Art goes public in Cape Town in a big way
NADINE HUTTON CAPE TOWN, SOUTH AFRICA - Feb 18 2011 - The Mail & Guardian.
“Dig if you will the picture; Of you and I engaged in a kiss; The sweat of your body covers me; Can you my darling; Can you picture this?
Dream if you can a courtyard; An ocean of violets in bloom; Animals strike curious poses; They feel the heat; The heat between me and you.
How can you just leave me standing? Alone in a world that’s so cold? (So cold) Maybe I’m just too demanding; Maybe I’m just like my father too bold; Maybe you’re just like my mother; She’s never satisfied; Why do we scream at each other? This is what it sounds like; When doves cry.”
When Prince sang these lyrics, I doubt he was talking about Public Art (yes, Capitalised) So why then does this song come into my head when I’m struggling to put words to what makes Infecting the City the most exciting endeavor of my fledgling public art (uncapitalised) career?
It’s the intimacy of putting your process out there for the public, the real public, not the gallery visitor or your fellow artists, to either embrace or, by casually ignoring it, reject it.
It’s about the passion that sees artist Anthea Moys burning a painful shade of pink sweeping the streets with cleaners to collaborate on a piece called the ‘The No. 1 Unexpected Undercover Cleaning Agency’. “Society has rules, like a game,” she says. “Everybody plays according to these rules. With the groups that I work with, I am interested in making new rules, imagining alternative situations, asking what if and why not…”
“We don’t put fences around anything,” says Brett Bailey, curator of Infecting the City. “Everything is free.”
This four-year old the festival is this year themed Treasures. “We spotlight the people, music and performance styles from the many cultures that have made Cape Town their home.” Says Brett Bailey. “We remember our monuments, buildings and communal spaces, and our precious natural resources. We draw attention to the workers that keep our City running, and the valuable recyclable materials we throw out in the trash.”
You won’t need a text to decipher what it all means to enjoy it. You’re invited to make your own meaning, or not. You can simply allow it to wash over you, perhaps infecting you to make your own creative statement.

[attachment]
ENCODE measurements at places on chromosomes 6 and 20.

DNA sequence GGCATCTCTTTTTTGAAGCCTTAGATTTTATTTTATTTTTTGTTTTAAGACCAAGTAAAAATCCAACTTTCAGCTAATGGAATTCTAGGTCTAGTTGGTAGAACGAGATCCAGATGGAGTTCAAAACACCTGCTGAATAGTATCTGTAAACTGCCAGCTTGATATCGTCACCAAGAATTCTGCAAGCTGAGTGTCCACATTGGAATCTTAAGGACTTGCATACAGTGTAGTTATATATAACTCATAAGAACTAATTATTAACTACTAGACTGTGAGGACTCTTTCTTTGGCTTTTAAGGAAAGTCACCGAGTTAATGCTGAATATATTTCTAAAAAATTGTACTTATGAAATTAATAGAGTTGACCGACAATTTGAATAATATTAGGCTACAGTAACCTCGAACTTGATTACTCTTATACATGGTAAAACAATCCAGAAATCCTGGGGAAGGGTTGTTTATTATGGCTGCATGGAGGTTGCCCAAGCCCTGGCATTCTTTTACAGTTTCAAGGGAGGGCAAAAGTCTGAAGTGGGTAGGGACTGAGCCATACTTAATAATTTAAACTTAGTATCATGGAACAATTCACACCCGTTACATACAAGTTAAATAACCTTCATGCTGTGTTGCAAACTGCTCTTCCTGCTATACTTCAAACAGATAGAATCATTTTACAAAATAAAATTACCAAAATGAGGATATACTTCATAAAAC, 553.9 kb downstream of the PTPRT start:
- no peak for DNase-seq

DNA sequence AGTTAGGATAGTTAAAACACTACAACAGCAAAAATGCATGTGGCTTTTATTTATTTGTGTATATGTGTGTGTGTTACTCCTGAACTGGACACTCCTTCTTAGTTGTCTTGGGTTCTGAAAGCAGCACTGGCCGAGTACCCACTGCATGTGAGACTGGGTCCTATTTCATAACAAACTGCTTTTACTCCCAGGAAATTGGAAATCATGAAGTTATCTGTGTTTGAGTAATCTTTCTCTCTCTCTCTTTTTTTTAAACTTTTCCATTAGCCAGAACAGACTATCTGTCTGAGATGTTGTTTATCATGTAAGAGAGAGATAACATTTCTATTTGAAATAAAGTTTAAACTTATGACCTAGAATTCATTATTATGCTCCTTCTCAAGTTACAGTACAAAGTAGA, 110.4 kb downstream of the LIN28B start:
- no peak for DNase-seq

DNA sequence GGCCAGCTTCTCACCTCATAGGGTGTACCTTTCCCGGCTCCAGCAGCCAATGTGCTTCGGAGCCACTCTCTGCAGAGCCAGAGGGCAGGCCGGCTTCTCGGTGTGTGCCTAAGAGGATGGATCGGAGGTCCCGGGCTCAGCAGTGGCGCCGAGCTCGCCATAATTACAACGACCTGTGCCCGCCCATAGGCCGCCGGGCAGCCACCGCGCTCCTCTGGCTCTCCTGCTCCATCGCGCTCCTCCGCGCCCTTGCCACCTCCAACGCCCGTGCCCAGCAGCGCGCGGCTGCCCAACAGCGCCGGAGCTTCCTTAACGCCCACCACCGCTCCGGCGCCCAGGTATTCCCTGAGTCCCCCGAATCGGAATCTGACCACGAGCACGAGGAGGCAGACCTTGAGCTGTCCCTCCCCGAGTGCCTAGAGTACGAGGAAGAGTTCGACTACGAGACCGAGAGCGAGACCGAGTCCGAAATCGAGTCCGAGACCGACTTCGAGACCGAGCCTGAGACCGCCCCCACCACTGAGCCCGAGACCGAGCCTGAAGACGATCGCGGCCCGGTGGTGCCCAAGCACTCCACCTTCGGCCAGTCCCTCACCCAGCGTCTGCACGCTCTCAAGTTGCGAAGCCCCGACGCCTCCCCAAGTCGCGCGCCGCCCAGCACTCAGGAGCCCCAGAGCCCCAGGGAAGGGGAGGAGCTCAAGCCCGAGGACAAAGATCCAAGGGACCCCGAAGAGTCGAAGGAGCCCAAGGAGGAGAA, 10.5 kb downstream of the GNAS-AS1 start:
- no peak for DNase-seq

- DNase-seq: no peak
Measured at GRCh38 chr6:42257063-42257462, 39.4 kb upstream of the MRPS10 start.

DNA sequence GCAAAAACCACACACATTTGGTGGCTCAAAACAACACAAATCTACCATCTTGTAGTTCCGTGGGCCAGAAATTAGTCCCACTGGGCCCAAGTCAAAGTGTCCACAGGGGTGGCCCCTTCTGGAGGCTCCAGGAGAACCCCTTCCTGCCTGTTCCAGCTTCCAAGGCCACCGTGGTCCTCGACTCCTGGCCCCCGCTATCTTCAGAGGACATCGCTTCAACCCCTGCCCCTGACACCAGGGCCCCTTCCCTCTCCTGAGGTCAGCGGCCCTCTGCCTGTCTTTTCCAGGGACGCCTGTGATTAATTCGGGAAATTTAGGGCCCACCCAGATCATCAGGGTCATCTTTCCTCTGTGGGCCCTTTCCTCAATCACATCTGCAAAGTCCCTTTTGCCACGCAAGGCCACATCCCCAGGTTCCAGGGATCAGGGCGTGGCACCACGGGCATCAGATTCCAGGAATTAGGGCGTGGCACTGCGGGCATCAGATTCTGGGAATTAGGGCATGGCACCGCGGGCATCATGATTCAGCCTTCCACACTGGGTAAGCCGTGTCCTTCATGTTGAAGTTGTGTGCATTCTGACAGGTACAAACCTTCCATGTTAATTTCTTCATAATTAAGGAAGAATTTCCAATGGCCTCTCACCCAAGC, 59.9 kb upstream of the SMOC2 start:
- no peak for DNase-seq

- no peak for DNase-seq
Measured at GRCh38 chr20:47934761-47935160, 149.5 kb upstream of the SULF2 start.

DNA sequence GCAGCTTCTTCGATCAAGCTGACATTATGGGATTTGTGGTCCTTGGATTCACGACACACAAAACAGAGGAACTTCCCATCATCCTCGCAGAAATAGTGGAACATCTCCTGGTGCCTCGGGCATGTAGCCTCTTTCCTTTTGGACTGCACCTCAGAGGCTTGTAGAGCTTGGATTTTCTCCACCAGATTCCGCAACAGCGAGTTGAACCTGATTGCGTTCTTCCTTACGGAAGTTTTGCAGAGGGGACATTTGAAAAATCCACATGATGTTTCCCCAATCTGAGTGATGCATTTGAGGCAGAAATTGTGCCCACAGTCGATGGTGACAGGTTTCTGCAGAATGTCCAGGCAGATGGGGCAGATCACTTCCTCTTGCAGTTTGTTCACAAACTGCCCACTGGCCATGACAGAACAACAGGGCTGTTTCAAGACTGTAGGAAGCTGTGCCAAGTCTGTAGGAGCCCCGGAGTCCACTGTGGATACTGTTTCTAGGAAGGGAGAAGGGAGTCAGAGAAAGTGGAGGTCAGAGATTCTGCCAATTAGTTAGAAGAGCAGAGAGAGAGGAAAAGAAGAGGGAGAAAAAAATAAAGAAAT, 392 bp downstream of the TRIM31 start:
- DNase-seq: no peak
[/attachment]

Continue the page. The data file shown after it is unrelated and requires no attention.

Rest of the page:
You don’t need to buy tickets to see, visit and engage with one of the largest public art festivals in the world – it’s out there on the doorsteps, pavements and squares of Cape Town’s inner city all day, everyday from 21- 26 February. Headquartered at the Cape Town Station, ITC plans to reach at least 30 000 of the 120 000 people everyday that use that hub and drawing audiences from greater Cape Town.
Public art is very much about the interactions between people. Test wrapping ITC guest artist Athina Valha to a lamp post with clingfilm (part of my own series of interventions) immediately drew people into engaging. Suspended there, several people immediately began snapping pictures of themselves with her, looking very much like Great White Hunters with the catch of the day. They wanted to know why, and even when answers weren’t forthcoming began to analyse what we were doing.
ITC plans to challenge what we call art, who we call artists by inviting diverse groups to perform during the festival in what are called Jewel Stages. From a new martial art codified from the Cape Flats Gangs’ fighting techniques called The Piper System to Ratiep: an underground Sufi ceremony brought by slaves from Indonesia 300 years ago, involving drums and swords. They didn’t forget the drum majorettes, sangomas, hip-hop B-Boys, and a wealth of other cultural practices.
Public art is gathering momentum, even as funding budgets are slashed. Even the future of ITC is threatened by the major sponsor divesting after this year. Artists working harder to make more with less. But this year at least, over 310 artists will be infecting the city. Among them Myer Taub, leading people on a treasure to find the magical ring of a Cape Town washerwoman. Doung Dala tracing the route of underground rivers. Choreographer Owen Manamela turning a garbage truck into a noisy mobile stage.
It’s the most socialist, sans the repressive regime, of art forms. The more we see art in public space, the more spaces become public. Most public space (particularly in cities) is heavily controlled and there is an
inherent distrust of the people who occupy those spaces.
By investing meaning into public space through art, we acknowledge the potential of the public to change not only their own circumstances but their relationship to power.
It creates a conversation not just between art object and viewer, but between people. It rouses people from their internal reveries of rush, work, no work, shop, struggle, rush and gives them an opportunity to engage creatively.
When you put art, of whatever medium, out in public it becomes performative, even if the only performance is from those that are dart a quick look and walk on. Of course, those that stop and engage, even for a short time become collaborators.
At the very least ITC will see some city birds displaced from their perches on monuments to colonial power. At most, we will begin to inspire a populace that like Egyptians in the last few weeks would volunteer, ready to fight, to protect the cultural treasures that define them.